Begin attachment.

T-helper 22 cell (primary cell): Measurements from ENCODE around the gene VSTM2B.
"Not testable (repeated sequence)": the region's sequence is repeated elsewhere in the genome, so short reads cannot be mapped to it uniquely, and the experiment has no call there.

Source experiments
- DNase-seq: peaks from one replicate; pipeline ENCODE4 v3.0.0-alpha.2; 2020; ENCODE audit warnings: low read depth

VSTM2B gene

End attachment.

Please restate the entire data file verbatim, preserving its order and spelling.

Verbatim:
T-helper 22 cell (primary cell): Measurements from ENCODE around the gene VSTM2B.
"Not testable (repeated sequence)": the region's sequence is repeated elsewhere in the genome, so short reads cannot be mapped to it uniquely, and the experiment has no call there.

Source experiments
- DNase-seq: peaks from one replicate; pipeline ENCODE4 v3.0.0-alpha.2; 2020; ENCODE audit warnings: low read depth

VSTM2B gene